EP40 Grazing for Water Infiltration

Agricultural producers who move fence and cattle (or some other ruminant) daily or every few days during the growing season have talked about the benefits of adaptive multi-paddock (AMP) grazing, sometimes called rotational grazing, for soil health, plant diversity and their livestock for quite some time now. A recently released study on AMP grazing on the Prairies provides new evidence to support grazing our livestock in a similar way to the way the bison once grazed.

In Grazing for Water Infiltration, we talk to two of the scientists involved in the AMP grazing study: Dr. Mark Boyce and Dr. Timm Doebert of the University of Alberta. The research team studied over 50 ranches in Alberta, Saskatchewan and Manitoba and found that ranches practicing AMP grazing had better water infiltration in their pastures than ranches that were not AMP grazers. Doebert and Boyce go over this specific finding with our podcast host.

If you are an agricultural producer who is thinking about changing how you manage your cattle, this episode may be for you, especially if you are aiming to keep as much moisture as possible on your land. If you are a producer who is already practicing AMP grazing, have a listen anyway. This episode will make you smile.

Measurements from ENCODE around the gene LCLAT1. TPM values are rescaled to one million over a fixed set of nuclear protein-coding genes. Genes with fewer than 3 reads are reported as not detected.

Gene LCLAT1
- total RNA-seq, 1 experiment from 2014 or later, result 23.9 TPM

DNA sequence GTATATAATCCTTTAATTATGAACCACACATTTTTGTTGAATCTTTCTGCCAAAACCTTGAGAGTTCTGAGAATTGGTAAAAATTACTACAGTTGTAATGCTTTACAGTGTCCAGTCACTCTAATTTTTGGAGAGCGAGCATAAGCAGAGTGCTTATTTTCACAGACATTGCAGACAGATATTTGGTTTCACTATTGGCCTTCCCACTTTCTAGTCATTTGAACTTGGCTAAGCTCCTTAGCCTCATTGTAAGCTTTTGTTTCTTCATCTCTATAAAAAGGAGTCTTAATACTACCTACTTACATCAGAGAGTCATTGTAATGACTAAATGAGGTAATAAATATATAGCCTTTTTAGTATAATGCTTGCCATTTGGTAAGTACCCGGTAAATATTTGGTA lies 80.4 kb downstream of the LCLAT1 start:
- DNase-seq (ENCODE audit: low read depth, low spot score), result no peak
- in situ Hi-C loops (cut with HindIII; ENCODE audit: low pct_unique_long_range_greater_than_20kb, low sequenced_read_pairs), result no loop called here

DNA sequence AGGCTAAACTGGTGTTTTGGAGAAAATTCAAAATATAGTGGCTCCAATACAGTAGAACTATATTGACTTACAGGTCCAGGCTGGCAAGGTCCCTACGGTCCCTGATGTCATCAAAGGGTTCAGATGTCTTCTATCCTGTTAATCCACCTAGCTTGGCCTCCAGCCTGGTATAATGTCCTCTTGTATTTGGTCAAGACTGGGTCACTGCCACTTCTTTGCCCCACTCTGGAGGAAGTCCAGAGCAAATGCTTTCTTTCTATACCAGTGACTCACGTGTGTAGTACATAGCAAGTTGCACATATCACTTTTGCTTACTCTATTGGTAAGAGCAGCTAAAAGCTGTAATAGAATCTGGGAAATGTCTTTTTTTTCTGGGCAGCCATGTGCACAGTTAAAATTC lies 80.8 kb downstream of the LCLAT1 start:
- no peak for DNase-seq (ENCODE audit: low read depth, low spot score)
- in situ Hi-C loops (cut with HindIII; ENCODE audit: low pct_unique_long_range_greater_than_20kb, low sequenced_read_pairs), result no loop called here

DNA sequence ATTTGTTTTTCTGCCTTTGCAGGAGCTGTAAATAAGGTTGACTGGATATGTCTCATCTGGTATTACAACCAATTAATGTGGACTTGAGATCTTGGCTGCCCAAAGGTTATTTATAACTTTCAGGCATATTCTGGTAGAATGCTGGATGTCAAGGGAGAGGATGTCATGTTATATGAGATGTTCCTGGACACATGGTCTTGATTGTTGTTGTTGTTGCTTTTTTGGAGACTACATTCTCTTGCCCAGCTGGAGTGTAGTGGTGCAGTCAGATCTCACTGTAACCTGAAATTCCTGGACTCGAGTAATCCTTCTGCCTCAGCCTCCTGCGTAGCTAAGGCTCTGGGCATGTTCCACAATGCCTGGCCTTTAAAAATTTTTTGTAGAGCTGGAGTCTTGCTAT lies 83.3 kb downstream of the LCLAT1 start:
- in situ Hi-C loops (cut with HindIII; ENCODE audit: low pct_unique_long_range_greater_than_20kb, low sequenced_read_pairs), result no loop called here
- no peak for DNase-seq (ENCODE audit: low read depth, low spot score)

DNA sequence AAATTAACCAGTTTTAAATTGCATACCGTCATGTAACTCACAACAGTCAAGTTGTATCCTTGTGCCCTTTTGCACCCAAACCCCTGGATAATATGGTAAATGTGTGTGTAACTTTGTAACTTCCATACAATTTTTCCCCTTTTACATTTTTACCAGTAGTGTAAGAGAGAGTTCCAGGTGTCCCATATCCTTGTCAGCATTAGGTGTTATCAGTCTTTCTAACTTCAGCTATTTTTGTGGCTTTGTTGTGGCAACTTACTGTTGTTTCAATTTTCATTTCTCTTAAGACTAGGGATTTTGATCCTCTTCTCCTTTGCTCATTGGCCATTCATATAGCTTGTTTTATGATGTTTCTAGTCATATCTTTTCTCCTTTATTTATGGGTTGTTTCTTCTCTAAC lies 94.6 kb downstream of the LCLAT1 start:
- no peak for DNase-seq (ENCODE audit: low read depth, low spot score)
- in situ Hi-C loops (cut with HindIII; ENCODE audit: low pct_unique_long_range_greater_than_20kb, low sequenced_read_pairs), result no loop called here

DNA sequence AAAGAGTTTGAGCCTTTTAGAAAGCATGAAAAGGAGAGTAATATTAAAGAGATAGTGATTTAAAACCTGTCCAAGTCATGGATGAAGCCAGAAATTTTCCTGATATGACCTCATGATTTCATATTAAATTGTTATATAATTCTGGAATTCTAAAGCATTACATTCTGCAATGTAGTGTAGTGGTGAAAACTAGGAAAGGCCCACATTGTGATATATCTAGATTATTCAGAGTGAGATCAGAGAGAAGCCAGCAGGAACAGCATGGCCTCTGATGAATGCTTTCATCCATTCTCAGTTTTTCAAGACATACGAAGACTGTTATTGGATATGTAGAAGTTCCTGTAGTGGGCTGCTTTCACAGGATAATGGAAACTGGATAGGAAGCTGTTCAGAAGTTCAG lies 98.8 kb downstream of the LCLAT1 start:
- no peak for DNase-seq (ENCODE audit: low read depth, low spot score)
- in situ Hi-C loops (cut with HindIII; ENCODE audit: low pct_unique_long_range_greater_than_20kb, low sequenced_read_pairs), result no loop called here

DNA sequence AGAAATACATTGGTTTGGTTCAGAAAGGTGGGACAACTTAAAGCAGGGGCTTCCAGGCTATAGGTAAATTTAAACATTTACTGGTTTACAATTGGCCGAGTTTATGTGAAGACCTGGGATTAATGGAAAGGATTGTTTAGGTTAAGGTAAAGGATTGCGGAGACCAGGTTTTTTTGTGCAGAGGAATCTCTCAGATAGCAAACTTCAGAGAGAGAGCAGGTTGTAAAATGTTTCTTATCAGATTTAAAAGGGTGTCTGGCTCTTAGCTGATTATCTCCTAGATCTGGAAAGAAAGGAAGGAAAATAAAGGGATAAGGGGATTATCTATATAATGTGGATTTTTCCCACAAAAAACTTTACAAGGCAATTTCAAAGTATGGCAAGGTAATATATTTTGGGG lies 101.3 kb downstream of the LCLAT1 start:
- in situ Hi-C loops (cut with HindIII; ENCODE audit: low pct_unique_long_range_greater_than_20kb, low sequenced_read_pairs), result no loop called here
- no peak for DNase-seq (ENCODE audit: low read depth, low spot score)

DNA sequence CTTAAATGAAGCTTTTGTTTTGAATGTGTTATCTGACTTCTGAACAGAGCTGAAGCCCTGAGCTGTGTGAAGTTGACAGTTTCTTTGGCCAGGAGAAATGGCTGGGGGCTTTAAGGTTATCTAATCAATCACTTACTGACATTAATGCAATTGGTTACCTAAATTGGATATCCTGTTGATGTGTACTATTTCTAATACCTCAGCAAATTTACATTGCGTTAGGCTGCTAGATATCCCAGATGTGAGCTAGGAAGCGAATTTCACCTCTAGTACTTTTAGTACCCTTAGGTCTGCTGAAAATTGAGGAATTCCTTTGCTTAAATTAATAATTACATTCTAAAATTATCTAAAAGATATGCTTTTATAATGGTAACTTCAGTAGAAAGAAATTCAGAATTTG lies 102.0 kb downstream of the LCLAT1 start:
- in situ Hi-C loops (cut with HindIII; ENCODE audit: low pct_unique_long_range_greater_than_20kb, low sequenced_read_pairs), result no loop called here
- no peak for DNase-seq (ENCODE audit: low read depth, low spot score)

Highlights:

07:00 – Backgrounder on the AMP grazing study.

24:30 – Why is AMP grazing not just called rotational grazing?

31:40 – How the research team measured water infiltration in pastures.

37:50 – Factors that aid in water infiltration on rangelands.

44:30 – Animal impacts on water infiltration.

56:00 – Financial and monetary policies that may support AMP grazing in the future.

Alberta agricultural producers mentioned in this episode:

None in this episode surprisingly, but check out our other episodes for the names and stories of Alberta agricultural producers who are putting farm solutions that are also climate solutions into action.

Useful Links:

Click here to read the abstract from University of Alberta report on AMP grazing and water infiltration. To read the full report, please contact Dr. Timm Doebert. Timm’s contact details can be found here.

Want to learn more?

After listening to this episode, we recommend downloading and listening to Episode 1 and Episode 24 to learn more about good grazing management with cattle that is beneficial for ecology and the land. Our Farmer’s Blog is also the go-to source for stories of producers in Alberta who are going the extra mile with their management practices for the land, food and their communities.